Eun Kyeong Yun, Hee-Yul Lee, Dong-Hwan Kim
Pages 173-192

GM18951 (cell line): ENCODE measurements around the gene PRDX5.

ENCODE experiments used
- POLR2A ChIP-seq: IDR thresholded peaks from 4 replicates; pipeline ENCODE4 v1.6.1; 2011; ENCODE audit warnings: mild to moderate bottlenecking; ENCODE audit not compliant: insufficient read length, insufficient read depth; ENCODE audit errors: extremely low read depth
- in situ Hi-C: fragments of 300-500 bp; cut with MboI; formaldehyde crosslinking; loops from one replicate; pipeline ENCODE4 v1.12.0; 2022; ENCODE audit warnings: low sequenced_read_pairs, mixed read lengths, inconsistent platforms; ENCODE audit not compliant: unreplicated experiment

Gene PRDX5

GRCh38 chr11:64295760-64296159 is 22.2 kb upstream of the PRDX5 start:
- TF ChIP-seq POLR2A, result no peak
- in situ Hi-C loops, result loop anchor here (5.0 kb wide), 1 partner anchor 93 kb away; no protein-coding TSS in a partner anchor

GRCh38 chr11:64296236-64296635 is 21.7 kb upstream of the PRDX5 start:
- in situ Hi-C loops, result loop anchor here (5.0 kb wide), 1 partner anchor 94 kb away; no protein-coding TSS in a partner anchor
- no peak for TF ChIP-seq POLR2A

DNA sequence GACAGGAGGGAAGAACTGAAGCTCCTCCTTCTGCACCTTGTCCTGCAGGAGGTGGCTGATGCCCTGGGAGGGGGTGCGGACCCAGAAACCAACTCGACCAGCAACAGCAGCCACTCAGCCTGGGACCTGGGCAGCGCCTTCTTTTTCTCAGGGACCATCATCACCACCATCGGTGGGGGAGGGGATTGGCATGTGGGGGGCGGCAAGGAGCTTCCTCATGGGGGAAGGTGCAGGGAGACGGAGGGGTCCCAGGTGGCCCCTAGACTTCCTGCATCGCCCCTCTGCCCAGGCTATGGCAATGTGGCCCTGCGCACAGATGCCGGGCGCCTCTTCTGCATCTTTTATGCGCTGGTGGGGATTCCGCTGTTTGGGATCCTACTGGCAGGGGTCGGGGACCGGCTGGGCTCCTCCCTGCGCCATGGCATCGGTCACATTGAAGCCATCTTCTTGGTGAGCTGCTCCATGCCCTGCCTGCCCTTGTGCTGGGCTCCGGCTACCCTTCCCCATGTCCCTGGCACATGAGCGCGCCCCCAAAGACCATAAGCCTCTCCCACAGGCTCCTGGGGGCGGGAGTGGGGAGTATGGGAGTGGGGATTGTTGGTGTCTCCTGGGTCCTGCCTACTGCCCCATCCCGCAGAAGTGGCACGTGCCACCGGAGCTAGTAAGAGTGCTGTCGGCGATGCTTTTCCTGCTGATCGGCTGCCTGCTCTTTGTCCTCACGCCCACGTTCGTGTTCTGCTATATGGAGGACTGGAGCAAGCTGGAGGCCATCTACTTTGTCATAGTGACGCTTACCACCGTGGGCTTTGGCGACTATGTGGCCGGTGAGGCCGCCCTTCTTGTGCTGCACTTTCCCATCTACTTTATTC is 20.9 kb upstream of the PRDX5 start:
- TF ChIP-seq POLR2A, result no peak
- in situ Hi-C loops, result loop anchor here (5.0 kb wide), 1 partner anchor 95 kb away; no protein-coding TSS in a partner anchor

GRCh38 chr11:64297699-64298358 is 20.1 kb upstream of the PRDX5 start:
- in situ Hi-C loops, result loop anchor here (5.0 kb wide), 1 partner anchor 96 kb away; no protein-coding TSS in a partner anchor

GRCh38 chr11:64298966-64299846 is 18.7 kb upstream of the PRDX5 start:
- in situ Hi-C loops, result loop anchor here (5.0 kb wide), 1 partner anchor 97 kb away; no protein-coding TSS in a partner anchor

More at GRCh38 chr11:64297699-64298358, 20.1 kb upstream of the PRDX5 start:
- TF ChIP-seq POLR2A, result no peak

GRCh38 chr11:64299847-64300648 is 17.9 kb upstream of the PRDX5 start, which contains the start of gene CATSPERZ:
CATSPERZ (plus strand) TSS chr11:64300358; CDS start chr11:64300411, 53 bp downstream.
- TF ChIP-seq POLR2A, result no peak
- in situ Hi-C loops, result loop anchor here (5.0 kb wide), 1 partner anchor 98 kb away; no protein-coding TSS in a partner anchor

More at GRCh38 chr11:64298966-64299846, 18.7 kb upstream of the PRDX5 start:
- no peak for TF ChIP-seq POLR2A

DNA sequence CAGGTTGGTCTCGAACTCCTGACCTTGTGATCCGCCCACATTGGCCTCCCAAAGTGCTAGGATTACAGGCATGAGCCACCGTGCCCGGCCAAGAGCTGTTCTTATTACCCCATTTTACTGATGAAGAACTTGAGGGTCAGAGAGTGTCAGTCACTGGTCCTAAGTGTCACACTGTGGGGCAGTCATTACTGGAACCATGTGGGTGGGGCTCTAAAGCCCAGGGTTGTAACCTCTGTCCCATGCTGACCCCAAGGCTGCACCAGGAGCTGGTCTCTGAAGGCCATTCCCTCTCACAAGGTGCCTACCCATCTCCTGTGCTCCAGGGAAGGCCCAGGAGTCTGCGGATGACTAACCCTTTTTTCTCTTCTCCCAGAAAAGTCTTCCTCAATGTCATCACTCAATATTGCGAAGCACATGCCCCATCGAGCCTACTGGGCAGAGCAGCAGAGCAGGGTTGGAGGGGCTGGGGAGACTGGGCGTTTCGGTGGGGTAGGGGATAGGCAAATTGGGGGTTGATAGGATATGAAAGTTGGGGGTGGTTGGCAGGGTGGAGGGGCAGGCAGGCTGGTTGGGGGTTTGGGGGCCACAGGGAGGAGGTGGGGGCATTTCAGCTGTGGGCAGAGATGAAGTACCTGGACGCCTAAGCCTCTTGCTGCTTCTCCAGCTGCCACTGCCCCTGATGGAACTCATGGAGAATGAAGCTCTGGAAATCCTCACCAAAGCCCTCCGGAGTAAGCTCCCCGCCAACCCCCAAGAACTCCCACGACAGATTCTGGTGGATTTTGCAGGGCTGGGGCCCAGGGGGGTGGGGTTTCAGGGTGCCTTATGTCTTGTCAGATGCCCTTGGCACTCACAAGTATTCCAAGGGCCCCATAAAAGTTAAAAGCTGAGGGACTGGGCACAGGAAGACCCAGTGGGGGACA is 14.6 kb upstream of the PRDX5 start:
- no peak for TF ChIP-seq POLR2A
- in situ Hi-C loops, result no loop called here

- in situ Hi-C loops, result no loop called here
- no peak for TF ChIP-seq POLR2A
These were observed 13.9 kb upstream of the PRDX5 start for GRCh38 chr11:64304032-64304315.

Halal means permissible or lawful in Arabic and is applied to both the religious and daily life of Muslims. Islamic Law Shariah requires Muslims to consume halal products only. But with the expansion of supply chains around the world and the development of many new products, Muslim consumers have found it difficult to confirm whether food is halal or not. Also, as many foods are produced in non-Muslim countries and exported to Muslim countries, interest in halal certification in non-Muslim countries is increasing. With several Islamic countries strengthening their halal certification regulation for import in recent years, there is no accurate information on whether halal certification is necessary to export to Muslim countries or the Islamic State, and is lack of clear study of the definition of the Islamic State. Therefore, in this research, we will investigate the constitution and food import regulations of the Organization for Islamic Cooperation (OIC) member states, called the Union of Islamic States, to study the definition of Islamic State and whether halal certification is necessary for food exports.